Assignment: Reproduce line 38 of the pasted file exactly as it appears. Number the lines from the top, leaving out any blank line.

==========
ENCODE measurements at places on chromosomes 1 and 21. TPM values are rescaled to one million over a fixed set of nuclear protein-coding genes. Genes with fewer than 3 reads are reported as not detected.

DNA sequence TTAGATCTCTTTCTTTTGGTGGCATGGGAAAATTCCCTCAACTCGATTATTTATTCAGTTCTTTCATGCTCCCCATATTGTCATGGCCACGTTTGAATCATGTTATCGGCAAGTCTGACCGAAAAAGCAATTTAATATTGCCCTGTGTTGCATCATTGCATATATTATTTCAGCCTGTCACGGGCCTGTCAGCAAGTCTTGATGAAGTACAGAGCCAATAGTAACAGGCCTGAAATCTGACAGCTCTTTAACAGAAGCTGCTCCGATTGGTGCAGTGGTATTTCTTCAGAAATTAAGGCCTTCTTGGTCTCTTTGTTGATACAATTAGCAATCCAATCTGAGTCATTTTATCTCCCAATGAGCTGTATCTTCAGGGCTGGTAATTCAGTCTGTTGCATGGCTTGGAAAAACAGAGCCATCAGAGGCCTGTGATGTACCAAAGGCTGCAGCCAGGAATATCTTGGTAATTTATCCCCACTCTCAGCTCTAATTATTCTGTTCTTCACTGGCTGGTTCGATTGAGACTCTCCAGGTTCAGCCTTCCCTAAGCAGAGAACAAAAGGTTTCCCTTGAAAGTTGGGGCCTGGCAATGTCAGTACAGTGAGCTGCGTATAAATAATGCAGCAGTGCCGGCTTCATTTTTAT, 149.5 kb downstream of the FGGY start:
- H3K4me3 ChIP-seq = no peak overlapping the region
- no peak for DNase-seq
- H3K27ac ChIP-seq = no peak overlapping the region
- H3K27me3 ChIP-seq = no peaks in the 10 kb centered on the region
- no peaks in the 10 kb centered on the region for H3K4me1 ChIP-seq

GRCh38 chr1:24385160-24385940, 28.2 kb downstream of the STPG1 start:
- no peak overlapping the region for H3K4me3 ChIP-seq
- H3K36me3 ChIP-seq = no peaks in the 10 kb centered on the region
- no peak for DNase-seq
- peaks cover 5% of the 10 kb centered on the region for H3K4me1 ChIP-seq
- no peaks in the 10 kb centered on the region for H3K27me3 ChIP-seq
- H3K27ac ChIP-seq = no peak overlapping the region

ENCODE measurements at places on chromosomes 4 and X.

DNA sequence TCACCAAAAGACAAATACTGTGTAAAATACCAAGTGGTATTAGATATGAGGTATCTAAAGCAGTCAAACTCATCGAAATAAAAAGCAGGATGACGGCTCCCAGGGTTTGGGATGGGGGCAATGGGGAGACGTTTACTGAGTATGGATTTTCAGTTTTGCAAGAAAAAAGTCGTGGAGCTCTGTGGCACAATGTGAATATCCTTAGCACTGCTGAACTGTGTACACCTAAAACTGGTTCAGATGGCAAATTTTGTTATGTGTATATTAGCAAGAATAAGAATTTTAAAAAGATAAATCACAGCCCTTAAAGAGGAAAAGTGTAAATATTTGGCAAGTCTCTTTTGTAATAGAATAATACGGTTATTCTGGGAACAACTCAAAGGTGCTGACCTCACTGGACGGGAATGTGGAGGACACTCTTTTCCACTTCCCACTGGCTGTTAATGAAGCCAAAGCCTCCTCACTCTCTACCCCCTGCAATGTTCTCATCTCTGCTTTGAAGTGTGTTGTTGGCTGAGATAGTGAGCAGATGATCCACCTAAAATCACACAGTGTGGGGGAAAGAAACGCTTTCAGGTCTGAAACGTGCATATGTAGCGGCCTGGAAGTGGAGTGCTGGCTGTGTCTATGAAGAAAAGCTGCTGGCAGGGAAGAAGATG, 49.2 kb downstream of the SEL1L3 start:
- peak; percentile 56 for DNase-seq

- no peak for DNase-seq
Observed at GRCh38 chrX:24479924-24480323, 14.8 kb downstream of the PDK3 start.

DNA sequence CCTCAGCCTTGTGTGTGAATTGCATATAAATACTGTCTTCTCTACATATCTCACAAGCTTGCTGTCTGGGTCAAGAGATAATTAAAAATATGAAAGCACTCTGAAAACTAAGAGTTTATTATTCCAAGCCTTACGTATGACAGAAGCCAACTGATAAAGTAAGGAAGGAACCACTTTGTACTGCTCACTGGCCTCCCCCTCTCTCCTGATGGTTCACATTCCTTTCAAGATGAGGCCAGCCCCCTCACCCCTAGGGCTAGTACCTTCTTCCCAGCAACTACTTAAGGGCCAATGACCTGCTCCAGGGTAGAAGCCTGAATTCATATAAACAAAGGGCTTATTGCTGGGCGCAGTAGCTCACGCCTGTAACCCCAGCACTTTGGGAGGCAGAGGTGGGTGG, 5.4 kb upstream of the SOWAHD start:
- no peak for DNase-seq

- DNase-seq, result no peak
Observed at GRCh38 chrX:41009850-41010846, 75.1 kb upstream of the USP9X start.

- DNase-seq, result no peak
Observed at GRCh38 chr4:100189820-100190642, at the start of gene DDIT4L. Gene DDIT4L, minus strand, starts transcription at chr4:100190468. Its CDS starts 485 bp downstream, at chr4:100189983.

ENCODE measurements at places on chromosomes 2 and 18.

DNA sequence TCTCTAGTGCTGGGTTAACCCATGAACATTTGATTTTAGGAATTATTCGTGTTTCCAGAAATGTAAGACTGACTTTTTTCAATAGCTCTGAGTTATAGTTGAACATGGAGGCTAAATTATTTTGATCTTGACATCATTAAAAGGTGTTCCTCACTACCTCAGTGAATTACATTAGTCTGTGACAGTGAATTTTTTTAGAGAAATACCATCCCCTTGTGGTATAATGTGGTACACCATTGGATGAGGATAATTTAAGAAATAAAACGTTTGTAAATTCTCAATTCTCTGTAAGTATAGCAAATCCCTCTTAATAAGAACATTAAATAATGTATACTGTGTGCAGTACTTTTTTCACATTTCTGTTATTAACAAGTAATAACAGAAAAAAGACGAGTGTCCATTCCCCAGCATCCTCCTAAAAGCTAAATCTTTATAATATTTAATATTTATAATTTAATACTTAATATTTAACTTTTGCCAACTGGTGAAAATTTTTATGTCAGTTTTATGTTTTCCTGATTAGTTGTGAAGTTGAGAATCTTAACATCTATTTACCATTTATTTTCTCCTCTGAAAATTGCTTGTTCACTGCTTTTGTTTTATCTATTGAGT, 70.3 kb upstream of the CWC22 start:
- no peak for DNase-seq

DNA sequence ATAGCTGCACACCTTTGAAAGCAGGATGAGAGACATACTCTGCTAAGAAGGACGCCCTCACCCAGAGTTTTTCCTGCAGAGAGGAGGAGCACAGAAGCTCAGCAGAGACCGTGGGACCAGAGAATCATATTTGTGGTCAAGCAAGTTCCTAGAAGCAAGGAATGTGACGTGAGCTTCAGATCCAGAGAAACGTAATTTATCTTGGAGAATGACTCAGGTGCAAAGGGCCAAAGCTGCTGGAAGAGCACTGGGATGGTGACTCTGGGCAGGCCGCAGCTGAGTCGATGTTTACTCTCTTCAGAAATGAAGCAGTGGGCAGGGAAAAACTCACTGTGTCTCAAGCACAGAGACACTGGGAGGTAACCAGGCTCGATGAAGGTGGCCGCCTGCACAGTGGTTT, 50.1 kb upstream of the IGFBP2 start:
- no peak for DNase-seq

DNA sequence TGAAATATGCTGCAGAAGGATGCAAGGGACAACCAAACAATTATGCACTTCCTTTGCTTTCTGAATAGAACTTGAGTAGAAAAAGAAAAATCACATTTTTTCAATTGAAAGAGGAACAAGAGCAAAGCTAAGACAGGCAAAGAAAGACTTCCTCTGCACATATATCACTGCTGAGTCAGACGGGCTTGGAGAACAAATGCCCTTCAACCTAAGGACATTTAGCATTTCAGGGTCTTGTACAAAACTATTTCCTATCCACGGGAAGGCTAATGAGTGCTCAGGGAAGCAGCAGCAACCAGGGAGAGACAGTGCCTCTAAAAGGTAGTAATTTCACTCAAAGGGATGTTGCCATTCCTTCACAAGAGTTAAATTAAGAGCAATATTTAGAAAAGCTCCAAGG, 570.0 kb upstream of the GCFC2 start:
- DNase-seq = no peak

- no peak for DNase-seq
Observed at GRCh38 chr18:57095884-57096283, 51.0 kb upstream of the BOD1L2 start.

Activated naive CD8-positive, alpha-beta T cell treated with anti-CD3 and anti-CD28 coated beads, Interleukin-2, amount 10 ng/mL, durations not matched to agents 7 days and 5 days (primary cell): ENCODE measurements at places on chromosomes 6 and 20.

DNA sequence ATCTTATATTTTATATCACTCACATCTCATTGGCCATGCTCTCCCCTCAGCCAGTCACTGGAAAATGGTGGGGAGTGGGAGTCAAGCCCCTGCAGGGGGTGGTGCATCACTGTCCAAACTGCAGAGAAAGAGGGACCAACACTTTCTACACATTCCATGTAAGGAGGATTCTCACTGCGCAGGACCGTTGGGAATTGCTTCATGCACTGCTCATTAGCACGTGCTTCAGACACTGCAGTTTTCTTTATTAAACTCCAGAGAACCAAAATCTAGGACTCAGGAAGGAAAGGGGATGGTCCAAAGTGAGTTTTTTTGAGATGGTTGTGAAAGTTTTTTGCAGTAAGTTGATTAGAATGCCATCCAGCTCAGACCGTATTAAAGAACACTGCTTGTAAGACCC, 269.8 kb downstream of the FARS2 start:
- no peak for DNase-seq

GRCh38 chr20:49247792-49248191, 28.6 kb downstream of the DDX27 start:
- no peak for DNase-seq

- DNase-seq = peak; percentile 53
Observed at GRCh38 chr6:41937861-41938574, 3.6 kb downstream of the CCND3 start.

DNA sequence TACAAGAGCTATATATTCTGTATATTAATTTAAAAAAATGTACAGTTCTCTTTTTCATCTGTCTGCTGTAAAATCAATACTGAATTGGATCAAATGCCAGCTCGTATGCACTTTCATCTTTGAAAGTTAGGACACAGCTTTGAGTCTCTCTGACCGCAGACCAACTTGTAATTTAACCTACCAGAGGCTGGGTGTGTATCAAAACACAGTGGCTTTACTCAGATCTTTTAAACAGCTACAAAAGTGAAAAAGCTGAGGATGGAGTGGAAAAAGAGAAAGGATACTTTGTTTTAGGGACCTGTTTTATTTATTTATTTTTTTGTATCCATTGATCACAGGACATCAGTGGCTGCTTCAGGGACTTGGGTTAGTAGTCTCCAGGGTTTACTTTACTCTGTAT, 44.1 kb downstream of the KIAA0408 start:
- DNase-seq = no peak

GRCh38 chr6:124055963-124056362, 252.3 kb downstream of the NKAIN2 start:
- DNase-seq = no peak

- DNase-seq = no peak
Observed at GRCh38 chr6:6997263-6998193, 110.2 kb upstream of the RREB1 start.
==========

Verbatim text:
GRCh38 chr20:49247792-49248191, 28.6 kb downstream of the DDX27 start: